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World leaders and international CEOs, including former U.S. president Bill Clinton and Alibaba’s Jack Ma, talked trade and globalization at Bloomberg’s Global Business Forum, held in New York Wednesday, and touched on the discussions being held during the United Nations General Assembly. While the UNGA meeting this year is colored by heightened geopolitical tensions, those fears haven’t touched Wall Street.—Katie Robertson
The Fed’s new dot plot signals three hikes in 2018. Federal Reserve officials set an October start for shrinking their $4.5 trillion stockpile of assets, moving to unwind a pillar of their crisis-era support for the economy. They left the benchmark interest rate unchanged, but continued to forecast one more hike later this year, saying storm damage will have only a temporary impact on the economy.
A GOP health bill would end the current guarantee that sick people won’t pay more. Under the latest effort to repeal Obamacare—which Senate GOP leaders hope to pass next week before a Sept. 30 deadline—states could get a waiver allowing insurers to charge people higher premiums if they or a dependent have a pre-existing condition, or if they get sick and want to keep their insurance. Meanwhile, much confusion remains over the effect the rushed bill would have on U.S. healthcare.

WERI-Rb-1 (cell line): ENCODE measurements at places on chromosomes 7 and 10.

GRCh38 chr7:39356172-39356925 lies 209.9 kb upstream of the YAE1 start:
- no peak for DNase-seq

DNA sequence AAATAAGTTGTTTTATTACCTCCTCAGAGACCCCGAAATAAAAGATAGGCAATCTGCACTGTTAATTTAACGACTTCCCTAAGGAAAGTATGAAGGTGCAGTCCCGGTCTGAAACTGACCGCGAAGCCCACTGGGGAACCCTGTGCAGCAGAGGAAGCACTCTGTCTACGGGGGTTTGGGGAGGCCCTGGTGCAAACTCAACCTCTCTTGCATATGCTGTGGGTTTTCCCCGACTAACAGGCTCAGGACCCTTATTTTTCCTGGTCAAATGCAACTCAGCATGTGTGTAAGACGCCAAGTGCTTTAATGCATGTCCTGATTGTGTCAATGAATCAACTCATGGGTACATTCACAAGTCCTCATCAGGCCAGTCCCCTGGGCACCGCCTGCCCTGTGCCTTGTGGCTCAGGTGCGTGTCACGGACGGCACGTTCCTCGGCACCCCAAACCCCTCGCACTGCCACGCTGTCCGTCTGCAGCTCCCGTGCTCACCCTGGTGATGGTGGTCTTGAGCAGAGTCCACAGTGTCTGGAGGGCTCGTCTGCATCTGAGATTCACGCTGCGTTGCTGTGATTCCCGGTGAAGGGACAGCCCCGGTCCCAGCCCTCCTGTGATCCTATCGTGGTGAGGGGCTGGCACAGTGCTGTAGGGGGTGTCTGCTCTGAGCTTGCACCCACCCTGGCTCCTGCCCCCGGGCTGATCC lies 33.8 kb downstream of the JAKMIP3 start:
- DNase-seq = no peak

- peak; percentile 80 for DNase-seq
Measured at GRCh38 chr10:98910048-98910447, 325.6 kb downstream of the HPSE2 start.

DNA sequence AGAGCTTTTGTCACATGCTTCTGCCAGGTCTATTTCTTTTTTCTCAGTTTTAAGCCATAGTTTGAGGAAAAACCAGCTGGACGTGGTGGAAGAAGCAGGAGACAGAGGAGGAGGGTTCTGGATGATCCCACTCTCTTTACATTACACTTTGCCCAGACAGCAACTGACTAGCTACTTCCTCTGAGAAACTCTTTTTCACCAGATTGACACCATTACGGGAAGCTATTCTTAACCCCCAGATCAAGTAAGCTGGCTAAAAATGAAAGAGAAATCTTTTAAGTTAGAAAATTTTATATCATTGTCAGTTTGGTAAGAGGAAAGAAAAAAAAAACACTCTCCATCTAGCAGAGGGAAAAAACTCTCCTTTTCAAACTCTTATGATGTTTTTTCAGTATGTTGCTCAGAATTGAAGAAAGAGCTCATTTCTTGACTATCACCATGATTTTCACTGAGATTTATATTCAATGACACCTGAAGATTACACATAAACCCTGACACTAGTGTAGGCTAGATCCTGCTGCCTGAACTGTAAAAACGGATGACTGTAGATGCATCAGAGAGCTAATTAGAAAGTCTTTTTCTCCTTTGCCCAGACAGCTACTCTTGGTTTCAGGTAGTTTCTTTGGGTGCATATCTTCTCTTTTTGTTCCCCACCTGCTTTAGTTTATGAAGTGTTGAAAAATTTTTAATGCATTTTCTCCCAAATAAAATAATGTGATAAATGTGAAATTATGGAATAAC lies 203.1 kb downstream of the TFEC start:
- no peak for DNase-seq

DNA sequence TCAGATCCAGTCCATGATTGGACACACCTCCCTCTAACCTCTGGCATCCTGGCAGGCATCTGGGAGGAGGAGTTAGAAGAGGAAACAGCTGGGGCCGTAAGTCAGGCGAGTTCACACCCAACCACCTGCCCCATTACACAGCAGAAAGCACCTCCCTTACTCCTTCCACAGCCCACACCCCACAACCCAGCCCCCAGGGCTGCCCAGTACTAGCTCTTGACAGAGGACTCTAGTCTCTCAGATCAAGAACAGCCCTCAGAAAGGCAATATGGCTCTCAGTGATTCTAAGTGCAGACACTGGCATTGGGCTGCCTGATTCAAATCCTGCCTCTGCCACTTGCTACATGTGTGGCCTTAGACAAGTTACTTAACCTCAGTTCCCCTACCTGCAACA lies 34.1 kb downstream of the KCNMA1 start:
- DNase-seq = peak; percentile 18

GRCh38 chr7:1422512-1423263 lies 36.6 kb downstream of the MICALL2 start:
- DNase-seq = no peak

Hurricane Maria batters Puerto Rico. Maria made landfall in the southeastern part of the U.S. territory Wednesday with winds reaching 155 miles per hour, causing potentially billions of dollars in damage and threatening to continue the population exodus that has pushed the island into bankruptcy.
Bitcoin is likely to split again in November. The splintering would create a third version of the world’s largest cryptocurrency as miners and developers pursue separate visions to scale its rapidly growing marketplace. It comes after a group split off from legacy bitcoin in recent weeks to use a new version known as Bitcoin Cash.
Toy “R” Us will live—because Mattel and Hasbro can’t let it die. The toy seller, hobbled by more than $5 billion in debt, filed for bankruptcy protection Monday night. But the makers of Barbie and Transformers are standing by the company, largely because they need the last remaining toy chain and are eager for whatever leverage they still have against the might of Amazon and Wal-Mart.
Blame Henry Ford for deadly superbugs. The modern U.S. food system’s abundance problem has led to a scarcity problem. Fewer breeds of livestock and crops and the overuse of antibiotics has left us with drug-resistant superbugs. How did we get here? It all started with Henry Ford and the soybean.
Ginni Rometty on the end of programming. The IBM chief dares to imagine what Watson will be when it grows up, and reaffirms her pledge to hire 25,000 people over the next four years.